Make Eco-Friendly Choices Part Of Your Organisation’s CSR

2015 is tipped to be a huge year for discussion on the environment and social good. This coming year brings the continuation of Mashable’s Social Good Summit, as well as the United Nations Climate Change Conference, with the goal of a universal agreement on how our nations will combat the environmental issues we currently face.

For businesses throughout the world, corporate social responsibility (CSR) is becoming less of a buzzword and more of an obligation. According to Susan McPherson, global ambassador for Vital Voices and Forbes contributor, CSR is a modern-day business norm, with a trend of more social initiatives being introduced to the workings of upper management over the course of last year.

CSR dovetails with business ethics in many ways, in that they both broadcast a strong message to the public about a company’s dedication to ethical standards and consideration for the environment.

Building on the foundations of ethical behaviour

Business environmental ethics isn’t a new idea, in fact it is the long awaited arrival of the seed of an idea planted back in the 1980s, with then US Senator Al Gore highlighting our impending environmental challenges. As the sun rose on the 1990s, there was spirited debate on whether a profit driven industry could develop an environmental conscience, sparked by the ideas of Ken Goodpaster and John Matthews Jr.

Another element of CSR for any organisation to consider, commercial or otherwise, is that evidence supports the idea that consumers are increasingly in favour it. This is shown in the 2010 survey conducted by Do Well Do Good, which showed an overwhelming 83 per cent of consumers thought business organisations should achieve their goals while at the same time benefiting both the environment and society.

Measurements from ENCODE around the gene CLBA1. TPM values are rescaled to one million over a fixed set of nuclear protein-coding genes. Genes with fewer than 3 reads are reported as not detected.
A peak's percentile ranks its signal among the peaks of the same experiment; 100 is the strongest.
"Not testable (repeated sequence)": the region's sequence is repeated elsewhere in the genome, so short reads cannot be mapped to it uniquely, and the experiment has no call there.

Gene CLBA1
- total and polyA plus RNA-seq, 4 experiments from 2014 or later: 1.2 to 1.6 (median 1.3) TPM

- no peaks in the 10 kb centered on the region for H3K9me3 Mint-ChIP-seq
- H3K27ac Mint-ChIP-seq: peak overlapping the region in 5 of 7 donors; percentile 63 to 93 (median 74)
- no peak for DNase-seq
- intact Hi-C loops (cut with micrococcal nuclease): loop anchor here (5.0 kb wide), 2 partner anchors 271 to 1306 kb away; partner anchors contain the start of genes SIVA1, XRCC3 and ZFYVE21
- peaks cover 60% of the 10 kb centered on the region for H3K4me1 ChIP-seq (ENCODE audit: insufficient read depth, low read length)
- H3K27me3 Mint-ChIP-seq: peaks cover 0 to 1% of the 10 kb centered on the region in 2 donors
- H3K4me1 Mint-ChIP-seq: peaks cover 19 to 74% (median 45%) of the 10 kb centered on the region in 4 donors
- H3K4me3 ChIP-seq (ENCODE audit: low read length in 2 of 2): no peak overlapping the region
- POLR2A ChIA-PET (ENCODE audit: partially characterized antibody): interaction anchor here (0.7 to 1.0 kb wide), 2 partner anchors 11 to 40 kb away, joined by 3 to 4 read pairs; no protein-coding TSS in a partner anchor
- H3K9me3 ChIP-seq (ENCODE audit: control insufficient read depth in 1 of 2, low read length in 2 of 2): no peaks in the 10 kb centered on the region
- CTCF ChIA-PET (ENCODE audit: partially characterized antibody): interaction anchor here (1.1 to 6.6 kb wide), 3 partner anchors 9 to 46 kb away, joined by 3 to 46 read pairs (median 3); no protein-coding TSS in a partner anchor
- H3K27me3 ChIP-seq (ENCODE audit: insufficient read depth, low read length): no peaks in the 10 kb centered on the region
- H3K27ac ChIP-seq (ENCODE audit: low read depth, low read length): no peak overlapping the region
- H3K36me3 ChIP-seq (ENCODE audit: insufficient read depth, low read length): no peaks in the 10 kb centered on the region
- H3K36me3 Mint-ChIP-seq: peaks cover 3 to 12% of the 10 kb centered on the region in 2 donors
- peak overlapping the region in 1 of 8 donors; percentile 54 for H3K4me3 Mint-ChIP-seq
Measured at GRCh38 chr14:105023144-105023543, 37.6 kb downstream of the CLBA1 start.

The “halo effect” associated with CSR is also a key factor which is hard to ignore. In brief, it paints an organisation in a favourable light in view of a positive act. This phenomenon, first identified back in 1920s by psychologist Edward Thorndike, reasons that if an organisation is seen to excel in one area, they must excel in others. This is especially true of CSR; do well by the environment, and you will be associated with social good in the eyes of the public.

Going green

The Queensland Government offers some helpful tips on how to go green, such as making more ethical purchasing decisions and getting an agency to assess your eco footprint. With the free ecoBiz service from The Department of Environment and Heritage Protection, this makes your job a lot easier.

An easy way for your business to show their green side is through environmentally friendly products like Onya’s range of conference and promotional bags.These bags are customisable with a logo of your choice, and are constructed from sustainable, strong material in a range of colours fabricated entirely from recycled plastic bottles. Intrigued? Check out our options and see how Onya can bring a smart, stylish and sustainable solution to your business or conference needs.

Organisations can also reward employees who excel with a lasting, guilt-free gift such as reusable coffee cups for that pre-work pick-me-up, or a BPA free drink bottle for a post-work workout. Small gestures like these can play a big part in employee involvement with any environmental awareness scheme you may want to integrate into your directives.

Good for the soul, but also an advantage in terms of putting into action some of the theoretical and sadly, often empty promises made by businesses for the sake of public relations. By implementing environmentally sound tactics as part of an existing business strategy, you prove your focus is not only fixed on corporate success but on a wider global awareness. For non-profits and charities, personalised eco-friendly products work not to only promote your cause, but assure that your organisation’s promotional campaigning efforts don’t end up in landfill.